Students help build a brighter tomorrow
April 6, 2007
UW-River Falls is one of 12 colleges across the country raising awareness for and raising money to help build schools for children in Africa through a program called Building Tomorrow.
UWRF students had the chance to travel to Kampala, Uganda for two weeks during J-term and seven more students will have the opportunity to receive first-hand experience during J-term 2008.
In January, students Katy Leisch, Kasey Barrett, Kate Walbruch, Kate Thompson, Molly Thompson, Nate Dulon and Becky Vandenhoy, along with faculty members Amy Lloyd and Brent Turner, traveled to Kampala, Uganda for two weeks to interact and serve as guest teachers for the children at Meeting Point Kampala.
In a video created from photographs taken while in Uganda, Leisch describes Meeting Point Kampala as an organization and makeshift school started by a Ugandan woman named Noelina, who took in the children and their families, providing them with health care, childcare and education.
“This was the first trip for Building Tomorrow as an organization,” Brent Turner, one of the advisors of the UWRF chapter, said of the Ugandan trek. “ ... UW-River Falls students and staff were amongst this first delegation, along with students from the College of William & Mary and the University of Virginia.”
In addition to the 12 campus chapters, founder George Srour said Building Tomorrow has a partnership with Key Club International, a high school service organization that raised enough money to build a school in a year’s time.
During the trip to Uganda, the students from UWRF taught the children in Kampala everything from mathematical equations and English phrases to dance steps.
“The children could not get enough,” Leisch said.
The students were able to get to know the youths of Kampala on a personal level.
“Interacting one-on-one with the students at Meeting Point Kampala was one of the most gratifying experiences of the whole journey,” Leisch said.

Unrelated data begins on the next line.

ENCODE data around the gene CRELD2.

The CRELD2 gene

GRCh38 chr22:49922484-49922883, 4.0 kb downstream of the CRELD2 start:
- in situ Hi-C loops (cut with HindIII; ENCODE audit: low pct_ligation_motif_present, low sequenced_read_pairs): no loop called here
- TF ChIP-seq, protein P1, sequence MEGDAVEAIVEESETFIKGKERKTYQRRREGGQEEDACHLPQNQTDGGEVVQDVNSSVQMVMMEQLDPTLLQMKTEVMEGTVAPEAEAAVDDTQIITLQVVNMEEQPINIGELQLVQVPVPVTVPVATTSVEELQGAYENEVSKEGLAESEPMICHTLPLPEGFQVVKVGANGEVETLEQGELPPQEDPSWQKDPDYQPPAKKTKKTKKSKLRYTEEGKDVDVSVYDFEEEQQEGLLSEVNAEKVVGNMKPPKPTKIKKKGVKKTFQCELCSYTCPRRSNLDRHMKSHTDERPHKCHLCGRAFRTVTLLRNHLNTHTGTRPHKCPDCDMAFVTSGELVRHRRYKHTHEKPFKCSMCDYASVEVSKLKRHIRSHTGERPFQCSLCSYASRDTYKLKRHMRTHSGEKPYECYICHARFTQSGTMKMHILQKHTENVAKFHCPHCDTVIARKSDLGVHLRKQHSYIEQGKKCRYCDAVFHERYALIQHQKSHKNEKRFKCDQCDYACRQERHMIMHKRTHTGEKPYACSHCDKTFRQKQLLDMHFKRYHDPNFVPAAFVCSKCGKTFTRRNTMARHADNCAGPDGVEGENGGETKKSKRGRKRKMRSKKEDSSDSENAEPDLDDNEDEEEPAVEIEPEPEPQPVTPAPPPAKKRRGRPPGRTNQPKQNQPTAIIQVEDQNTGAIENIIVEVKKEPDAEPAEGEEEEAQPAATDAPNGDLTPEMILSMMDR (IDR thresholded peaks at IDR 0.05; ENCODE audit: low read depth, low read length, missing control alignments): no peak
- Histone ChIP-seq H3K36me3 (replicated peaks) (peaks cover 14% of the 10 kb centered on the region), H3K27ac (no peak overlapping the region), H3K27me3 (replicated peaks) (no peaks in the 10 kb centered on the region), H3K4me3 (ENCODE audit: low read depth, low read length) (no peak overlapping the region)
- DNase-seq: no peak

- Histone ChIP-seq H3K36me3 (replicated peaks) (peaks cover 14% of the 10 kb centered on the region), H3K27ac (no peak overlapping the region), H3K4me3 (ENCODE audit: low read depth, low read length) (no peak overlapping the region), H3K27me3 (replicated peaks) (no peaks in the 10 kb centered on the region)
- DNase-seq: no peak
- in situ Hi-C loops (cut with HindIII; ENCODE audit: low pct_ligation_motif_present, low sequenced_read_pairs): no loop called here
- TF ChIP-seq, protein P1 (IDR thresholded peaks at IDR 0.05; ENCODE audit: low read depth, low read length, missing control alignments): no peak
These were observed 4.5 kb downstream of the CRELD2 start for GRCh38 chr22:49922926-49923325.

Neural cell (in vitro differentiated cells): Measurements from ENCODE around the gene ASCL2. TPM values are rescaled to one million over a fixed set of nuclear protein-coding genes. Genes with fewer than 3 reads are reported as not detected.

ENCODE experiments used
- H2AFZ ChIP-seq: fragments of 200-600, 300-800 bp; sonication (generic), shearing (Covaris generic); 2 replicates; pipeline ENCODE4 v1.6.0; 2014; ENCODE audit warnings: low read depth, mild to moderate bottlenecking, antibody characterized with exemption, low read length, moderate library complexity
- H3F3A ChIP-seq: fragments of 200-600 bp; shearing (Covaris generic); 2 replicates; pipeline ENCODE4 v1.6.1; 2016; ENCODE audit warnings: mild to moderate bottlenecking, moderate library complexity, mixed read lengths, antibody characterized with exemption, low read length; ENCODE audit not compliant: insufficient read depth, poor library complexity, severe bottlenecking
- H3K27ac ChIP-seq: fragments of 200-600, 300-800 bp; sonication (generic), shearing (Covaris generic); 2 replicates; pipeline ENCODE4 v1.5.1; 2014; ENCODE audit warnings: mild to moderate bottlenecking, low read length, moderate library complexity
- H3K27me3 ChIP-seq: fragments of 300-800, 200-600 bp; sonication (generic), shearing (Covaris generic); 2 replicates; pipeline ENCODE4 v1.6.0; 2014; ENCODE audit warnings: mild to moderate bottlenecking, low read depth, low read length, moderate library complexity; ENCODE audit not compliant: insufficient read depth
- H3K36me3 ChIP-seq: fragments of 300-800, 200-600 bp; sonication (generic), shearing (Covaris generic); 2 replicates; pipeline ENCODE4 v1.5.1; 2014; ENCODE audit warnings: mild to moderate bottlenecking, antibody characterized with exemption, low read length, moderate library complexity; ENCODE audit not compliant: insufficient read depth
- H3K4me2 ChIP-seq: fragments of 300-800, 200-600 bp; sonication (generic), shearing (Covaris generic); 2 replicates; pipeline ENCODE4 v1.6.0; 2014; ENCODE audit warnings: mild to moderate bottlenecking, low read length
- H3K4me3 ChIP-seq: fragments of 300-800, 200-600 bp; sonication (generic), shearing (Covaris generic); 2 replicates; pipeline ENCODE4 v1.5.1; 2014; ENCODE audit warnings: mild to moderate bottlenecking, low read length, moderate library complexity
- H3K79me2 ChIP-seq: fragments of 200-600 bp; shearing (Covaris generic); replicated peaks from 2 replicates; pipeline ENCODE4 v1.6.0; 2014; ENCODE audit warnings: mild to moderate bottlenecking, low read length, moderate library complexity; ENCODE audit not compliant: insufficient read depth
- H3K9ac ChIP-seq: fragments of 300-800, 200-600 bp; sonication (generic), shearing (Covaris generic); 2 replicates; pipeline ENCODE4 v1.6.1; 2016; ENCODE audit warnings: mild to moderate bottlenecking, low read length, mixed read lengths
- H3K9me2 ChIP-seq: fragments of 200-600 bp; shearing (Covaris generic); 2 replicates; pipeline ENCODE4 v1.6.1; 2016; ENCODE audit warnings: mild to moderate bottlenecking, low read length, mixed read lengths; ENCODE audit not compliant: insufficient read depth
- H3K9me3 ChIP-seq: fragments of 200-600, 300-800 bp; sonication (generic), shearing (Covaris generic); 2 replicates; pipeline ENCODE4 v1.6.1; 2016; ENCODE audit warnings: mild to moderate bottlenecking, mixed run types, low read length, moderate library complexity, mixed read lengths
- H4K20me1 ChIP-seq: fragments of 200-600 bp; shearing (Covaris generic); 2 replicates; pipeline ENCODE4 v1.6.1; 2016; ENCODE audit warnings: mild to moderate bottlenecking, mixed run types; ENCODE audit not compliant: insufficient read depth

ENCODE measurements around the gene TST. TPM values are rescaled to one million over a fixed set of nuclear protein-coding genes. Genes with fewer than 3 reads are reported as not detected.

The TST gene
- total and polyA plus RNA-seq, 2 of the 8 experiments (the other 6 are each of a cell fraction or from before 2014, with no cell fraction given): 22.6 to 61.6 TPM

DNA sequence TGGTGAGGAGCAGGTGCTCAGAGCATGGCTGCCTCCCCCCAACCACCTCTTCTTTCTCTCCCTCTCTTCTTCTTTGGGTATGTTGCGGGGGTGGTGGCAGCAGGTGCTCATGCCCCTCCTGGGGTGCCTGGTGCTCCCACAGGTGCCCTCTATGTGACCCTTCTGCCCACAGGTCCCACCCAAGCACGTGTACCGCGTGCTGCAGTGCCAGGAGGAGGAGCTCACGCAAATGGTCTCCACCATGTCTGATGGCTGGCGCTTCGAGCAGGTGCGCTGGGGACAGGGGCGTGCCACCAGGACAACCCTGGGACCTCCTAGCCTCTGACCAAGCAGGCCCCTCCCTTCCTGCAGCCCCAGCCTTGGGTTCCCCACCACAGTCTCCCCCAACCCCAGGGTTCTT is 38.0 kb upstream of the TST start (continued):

Leisch said she was impressed with the amount of information the children were able to retain. “The students did nothing but blow us away with their talents and intellect,” she said.
Barrett described the Ugandan experience as “unforgettable.”
During the first week the group was in Uganda, they stayed in a hotel, but the following week they stayed with host families, Barrett said.
“Everyone’s experiences were different,” Barrett said.
The family Barrett stayed with did not have running water at the time, so she ended up going six days without a shower, but she said they provided her with everything she needed.
“They were very, very nice,” she said.
Of her experiences with the children of Uganda, Barrett said she was amazed by their level of intellect.
“We expected them to be below average,” she said, adding that the children would only have to be taught something once and they easily retained the new information.
How it all began
According to the Building Tomorrow Web site, the program is “a nationwide non-profit organization encouraging philanthropy among young people by raising awareness and funds to build and support educational infrastructure projects for vulnerable children in sub-Saharan Africa.”